At 7:04 a.m. Tuesday, 17-year-old Sterling Jones, bleary-eyed and shirtless, opens the front door of his rowhouse on Wheeler Avenue in West Baltimore. He squints into the sunshine, nods his head, then disappears back inside.
He has lived on this block - a drab, gray stretch of cracked concrete - for most of his life but largely views the neighborhood with indifference. The sidewalks are littered with debris, and, on some houses, plywood takes the place of windows and doors. Some proud homeowners with well-cared-for homes remain, but many other dwellings are tattooed by graffiti and run-down. Sterling's grandfather owns the Grant Two Spot, the bar at the corner.
His mother is a barmaid there.
Young men standing on the street in threes - the ones who scan traffic, looking for customers - know Sterling by name and occasionally say hello. Some are old friends. Some might even show up at the game, when Edmondson plays City College under the lights at Poly.
It's the biggest game of the regular season, and college scouts should be in attendance. For years, Sterling has told people from his neighborhood that he's going to play in the NFL, but first he has to get a college scholarship. This game could be his best chance to get noticed. He's not the biggest kid on the team, about 5 feet 11, 200 pounds, but he is a ferocious hitter. In football parlance, he drops the hammer, his shoulder pads and helmet slamming into opponents with an explosive crack.
Football, he believes, is his passport to a bright future. One far from this neighborhood, where fights break out when the clubs and bars empty, and drug-related robberies and assaults are common. He remembers the time a few years ago when two men were gunned down right in front of his grandfather's bar. Even now, he sometimes hears gunshots as he drifts off to sleep.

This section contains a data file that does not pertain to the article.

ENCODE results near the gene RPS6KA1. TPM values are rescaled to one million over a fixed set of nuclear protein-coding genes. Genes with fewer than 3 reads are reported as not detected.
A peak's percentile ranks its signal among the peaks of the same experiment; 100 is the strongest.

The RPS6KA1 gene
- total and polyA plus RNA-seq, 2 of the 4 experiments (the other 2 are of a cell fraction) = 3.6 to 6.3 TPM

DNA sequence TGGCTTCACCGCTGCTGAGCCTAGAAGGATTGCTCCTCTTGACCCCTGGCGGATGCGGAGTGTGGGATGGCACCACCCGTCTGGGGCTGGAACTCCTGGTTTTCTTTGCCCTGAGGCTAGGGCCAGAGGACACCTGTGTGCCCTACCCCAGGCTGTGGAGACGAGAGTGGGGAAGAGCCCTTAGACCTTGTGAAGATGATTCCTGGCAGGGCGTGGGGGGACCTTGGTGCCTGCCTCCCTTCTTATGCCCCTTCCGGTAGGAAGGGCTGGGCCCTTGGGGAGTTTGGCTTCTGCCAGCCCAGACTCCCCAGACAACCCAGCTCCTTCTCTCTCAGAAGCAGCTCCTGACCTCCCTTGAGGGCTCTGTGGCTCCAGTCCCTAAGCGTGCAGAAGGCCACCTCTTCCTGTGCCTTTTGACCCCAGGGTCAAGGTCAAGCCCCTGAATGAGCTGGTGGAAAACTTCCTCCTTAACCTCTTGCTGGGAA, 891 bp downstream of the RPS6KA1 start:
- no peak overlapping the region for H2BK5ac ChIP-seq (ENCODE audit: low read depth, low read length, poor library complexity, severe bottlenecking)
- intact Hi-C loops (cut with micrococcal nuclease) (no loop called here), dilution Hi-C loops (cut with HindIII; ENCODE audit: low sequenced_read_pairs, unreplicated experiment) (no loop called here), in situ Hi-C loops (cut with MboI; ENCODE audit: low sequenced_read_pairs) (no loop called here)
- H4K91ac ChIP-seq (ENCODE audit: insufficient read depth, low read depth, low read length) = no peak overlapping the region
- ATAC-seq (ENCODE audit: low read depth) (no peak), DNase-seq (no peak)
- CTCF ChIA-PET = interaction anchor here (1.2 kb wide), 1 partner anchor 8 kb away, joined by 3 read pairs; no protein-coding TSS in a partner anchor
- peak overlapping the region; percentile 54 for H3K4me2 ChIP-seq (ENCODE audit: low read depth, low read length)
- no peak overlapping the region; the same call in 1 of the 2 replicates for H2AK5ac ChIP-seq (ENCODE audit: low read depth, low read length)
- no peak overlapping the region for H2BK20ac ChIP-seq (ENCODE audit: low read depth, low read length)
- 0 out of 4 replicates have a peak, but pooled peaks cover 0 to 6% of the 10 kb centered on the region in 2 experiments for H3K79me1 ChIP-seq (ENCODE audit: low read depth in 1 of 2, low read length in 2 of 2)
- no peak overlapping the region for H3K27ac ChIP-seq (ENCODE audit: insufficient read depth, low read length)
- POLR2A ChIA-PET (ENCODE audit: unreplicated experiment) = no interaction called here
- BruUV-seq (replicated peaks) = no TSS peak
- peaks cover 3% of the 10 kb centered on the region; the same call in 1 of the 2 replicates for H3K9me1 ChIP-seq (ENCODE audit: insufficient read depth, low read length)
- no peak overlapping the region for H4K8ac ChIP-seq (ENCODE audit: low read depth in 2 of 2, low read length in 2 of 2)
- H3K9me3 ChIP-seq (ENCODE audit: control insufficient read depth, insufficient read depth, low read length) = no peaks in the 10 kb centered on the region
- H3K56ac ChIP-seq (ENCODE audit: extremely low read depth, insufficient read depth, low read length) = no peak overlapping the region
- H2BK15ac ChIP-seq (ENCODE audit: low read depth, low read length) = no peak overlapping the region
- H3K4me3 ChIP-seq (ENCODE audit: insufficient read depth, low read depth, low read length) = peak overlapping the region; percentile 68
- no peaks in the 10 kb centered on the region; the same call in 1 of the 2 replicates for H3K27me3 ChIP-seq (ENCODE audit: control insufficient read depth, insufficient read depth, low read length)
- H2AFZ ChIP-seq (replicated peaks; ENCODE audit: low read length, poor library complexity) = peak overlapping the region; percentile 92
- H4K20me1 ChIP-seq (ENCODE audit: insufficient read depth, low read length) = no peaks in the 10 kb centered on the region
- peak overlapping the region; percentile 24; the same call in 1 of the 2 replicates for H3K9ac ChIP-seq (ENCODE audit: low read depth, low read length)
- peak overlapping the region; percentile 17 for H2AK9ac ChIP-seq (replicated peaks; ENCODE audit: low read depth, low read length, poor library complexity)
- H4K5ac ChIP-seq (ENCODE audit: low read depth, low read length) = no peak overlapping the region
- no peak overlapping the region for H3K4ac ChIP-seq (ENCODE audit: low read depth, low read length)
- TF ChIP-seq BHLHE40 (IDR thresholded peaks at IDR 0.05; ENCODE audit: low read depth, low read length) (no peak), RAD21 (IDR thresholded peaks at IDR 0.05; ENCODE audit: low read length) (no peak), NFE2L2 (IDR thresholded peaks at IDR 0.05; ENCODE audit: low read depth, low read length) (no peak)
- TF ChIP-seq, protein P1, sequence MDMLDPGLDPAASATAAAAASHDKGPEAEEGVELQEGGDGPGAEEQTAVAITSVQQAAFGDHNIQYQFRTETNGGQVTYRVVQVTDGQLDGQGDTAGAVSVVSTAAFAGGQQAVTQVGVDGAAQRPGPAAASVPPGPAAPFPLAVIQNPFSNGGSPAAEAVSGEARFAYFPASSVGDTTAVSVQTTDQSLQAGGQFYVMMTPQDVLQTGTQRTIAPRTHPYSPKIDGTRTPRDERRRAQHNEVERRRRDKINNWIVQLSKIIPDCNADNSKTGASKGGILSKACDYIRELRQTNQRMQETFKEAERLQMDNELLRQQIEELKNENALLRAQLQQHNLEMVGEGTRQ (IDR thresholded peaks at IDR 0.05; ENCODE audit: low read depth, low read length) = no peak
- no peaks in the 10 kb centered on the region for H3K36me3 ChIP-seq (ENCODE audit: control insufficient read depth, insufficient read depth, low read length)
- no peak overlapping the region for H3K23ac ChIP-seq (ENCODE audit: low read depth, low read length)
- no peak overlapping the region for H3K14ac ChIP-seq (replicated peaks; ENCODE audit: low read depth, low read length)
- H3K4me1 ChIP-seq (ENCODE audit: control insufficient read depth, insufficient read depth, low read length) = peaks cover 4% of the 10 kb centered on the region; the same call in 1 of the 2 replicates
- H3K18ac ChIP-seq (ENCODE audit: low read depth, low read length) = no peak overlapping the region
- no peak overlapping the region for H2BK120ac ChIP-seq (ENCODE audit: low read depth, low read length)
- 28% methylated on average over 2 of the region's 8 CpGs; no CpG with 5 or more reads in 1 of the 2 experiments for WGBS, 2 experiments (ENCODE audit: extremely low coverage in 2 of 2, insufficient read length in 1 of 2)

Someday, football is going to get him out of here. His family, too. Away from the crime and disappointment to a fresh start somewhere else. Even if the NFL is a long shot for someone his size, he refuses to believe it can't happen if he works hard enough.
Minutes later Sterling gallops downstairs, dressed in dark blue jeans and a heather gray Edmondson football T-shirt. He grabs two granola bars from the kitchen as Edmondson quarterback James "Buddy" Thorne arrives to hitch a ride to school.
The two teenagers amble out the front door and into Sterling's car, a heavily driven white Chevy Cavalier station wagon that his mother, Venida, passed on to him after he made honor roll as a junior. Sterling inserts a CD and, after a few clicks, the rap song "Whip It (Real Hard)," by Rick Ross and the Triple C, blares from the car's speakers. The music is so loud that Buddy and Sterling don't bother speaking.
As the car pulls away, in the opposite direction from the Grant Two Spot, Sterling glances in the rearview mirror, then toes the accelerator, weaving the car through early-morning traffic.
He is supposed to clean the house today but will have to get to it after practice, before his mother gets home, he hopes. By the time she gets off work, she'll be in no mood to hear excuses.
'I can't wait' In the fleeting moments before the morning bell, Sterling Jones struts through the front doors of Edmondson-Westside High School, and everyone seems to gravitate in his direction. Girls flirt and giggle when he smiles. Teammates throw him playful punches. Friends shout questions from across the hall: You going to whip up on City this weekend, son? Have you heard Jay-Z's latest? Why didn't you call me back last night, yo?
Sterling fires back answers, hollering above the din, bantering with everyone. Even teachers chuckle at his enthusiasm and wish him luck on Saturday.
The reticent teenager from Wheeler Avenue has been replaced by his alter ego. Like a councilman running for office, he works the room, tapping knuckles, locking eyes, embracing girls and flashing his magnetic grin. Football players at Edmondson sit at the top of the school's social pyramid. They are popular with the student body and, because they usually set a positive example, they are popular with teachers, too. But even among the football players, Sterling, with his outsized personality, is in a class by himself. Inside these cracked walls and crowded hallways, he's a bona fide star.